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Michael STIMPSON (b. 1948)
Dylan, for baritone and harp (2003) [46:29]
The Drowning of Capel Celyn, for harp solo (2013) [15:23]
Roderick Williams (baritone)
Sioned Williams (harp)
rec. Llandudno Festival, 11 July 2006 and St Jude-on-the-Hill, London, 16 December 2014
STONE RECORDS 5060192780550 [61:52]

The London-born and Wiltshire-resident composer Michael Stimpson has an unusual and in many ways inspiring biography. He initially studied Zoology and Botany whilst developing a high level of skill as a guitarist. In his mid-twenties he suffered a catastrophic illness which left him registered blind and unable to play the guitar to his erstwhile standard. Eventually, between 1993 and 1997, he undertook postgraduate studies in composition at the University of Southampton; so, presumably, only in his late forties did he come to embrace composition as his primary occupation.

Alongside facts such as these, Stimpson's website tells us that his stimulus to compose comes 'often from contemporary events, favourite authors, and poets'. This, rather than any very obvious personal affinity with Wales, presumably explains the subject matter of the works on this disc. Dylan, composed as long ago as 2003 and premiered in that year in Swansea by Jeremy Huw Williams and Sioned Williams, is described as a 'biographical song cycle' on the life and works of a 'favourite poet' of many, Dylan Thomas (1914-53). The flooding ('Drowning') of the North Wales village Capel Celyn in 1965, in order to provide a reservoir for Liverpool, hardly qualifies as a 'contemporary event', but clearly still has a profound personal resonance for the distinguished harpist Sioned Williams, whose grandfather led the local campaign against the reservoir, and who commissioned Stimpson to write the work in celebration of her own sixtieth birthday. She proceeded to give its premiere, in London in 2014. Two works, then, composed a decade apart, and indeed recorded some eight years apart. Quite why the recording of Roderick Williams's performance of Dylan at the 2006 Llandudno Festival has remained unissued until now is not immediately apparent.

The song cycle is by some way the longer work. Is it, though, really a 'song cycle'? One must clarify at the outset that Dylan also includes a good deal of spoken prose. It consists of eight sections, each representing (or at least echoing) a distinct phase in Dylan Thomas's life and career, and each featuring words exclusively by him: 'Beginnings' (his childhood); 'Genesis' (his schooldays and early writings); 'New Horizons' (his move from Swansea to London); 'Caitlin' (his wedding and married life); 'Bottled God' (his losing battle with alcoholism); 'War' (his attitudes to the Second World War and move to Sussex to escape the Blitz); 'Laugharne' (Under Milk Wood's 'Llareggub', whither the family moved in 1952); and 'The Thin Night Darkens' (his tragic decline and early death). Most of these sections consist of a passage of spoken prose followed by a sung poem; the exception is the pivotal fifth section, 'Bottled God', which actually includes no song at all, but rather two passages of prose thematising Thomas's alcoholism, the second of which is accompanied by a decidedly inebriated harp.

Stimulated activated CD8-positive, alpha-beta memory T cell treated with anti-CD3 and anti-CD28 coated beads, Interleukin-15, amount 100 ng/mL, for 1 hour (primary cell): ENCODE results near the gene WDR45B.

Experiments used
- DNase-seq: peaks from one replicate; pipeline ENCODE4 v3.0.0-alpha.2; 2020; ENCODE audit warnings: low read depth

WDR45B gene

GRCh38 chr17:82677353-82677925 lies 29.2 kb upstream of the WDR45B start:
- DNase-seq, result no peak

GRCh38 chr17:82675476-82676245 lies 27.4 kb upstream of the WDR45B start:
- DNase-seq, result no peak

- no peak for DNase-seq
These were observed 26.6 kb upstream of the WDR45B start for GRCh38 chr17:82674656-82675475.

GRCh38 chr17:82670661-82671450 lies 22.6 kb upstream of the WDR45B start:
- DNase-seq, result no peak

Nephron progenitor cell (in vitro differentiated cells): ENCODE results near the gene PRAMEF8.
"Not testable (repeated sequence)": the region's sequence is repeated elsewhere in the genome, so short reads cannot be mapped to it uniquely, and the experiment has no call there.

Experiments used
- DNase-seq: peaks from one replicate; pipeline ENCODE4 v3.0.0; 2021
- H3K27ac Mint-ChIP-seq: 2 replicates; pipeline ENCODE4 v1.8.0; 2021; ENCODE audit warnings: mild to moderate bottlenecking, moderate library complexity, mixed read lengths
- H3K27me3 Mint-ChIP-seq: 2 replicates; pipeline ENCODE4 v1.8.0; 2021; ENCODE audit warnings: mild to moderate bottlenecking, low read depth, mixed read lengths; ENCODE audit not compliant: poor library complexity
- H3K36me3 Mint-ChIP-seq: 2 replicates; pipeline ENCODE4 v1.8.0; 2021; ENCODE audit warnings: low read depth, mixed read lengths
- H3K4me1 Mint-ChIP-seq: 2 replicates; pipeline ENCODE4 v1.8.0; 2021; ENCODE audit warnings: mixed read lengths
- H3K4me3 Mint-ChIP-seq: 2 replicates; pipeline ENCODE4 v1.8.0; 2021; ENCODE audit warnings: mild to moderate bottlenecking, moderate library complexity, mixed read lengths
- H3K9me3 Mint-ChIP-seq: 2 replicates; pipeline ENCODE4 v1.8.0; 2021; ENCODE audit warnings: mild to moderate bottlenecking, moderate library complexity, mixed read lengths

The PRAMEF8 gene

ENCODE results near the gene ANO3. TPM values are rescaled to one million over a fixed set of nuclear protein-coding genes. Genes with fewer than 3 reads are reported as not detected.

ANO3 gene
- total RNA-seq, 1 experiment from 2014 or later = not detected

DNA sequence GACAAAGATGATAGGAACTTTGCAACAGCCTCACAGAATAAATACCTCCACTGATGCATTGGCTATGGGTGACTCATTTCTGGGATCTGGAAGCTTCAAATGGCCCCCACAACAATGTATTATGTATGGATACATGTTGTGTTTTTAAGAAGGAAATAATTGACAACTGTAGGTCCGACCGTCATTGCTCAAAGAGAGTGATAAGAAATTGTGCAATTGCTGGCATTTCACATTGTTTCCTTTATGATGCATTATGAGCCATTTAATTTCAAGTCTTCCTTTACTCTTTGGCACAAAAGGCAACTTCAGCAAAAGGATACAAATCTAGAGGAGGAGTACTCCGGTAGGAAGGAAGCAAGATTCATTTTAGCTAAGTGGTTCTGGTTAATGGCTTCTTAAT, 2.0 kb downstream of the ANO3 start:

Most of these juxtapositions work well. For example the darkness of the second song, with its references to such things as 'shrapnel rammed in the marching heart, hole in the stitched wound and clotted wind' is all the more shocking when it has been preceded by Thomas's whimsical account of his schooldays, during which 'he helped to damage the headmaster's rhubarb, was thirty-third in trigonometry, and, as might be expected, edited the School Magazine'. The fourth section is all the more effective for coupling Thomas's uncomplicated, happy account of his wedding with the poetic delineation of the married man's infinitely more complex response to Caitlin's 'contraries'.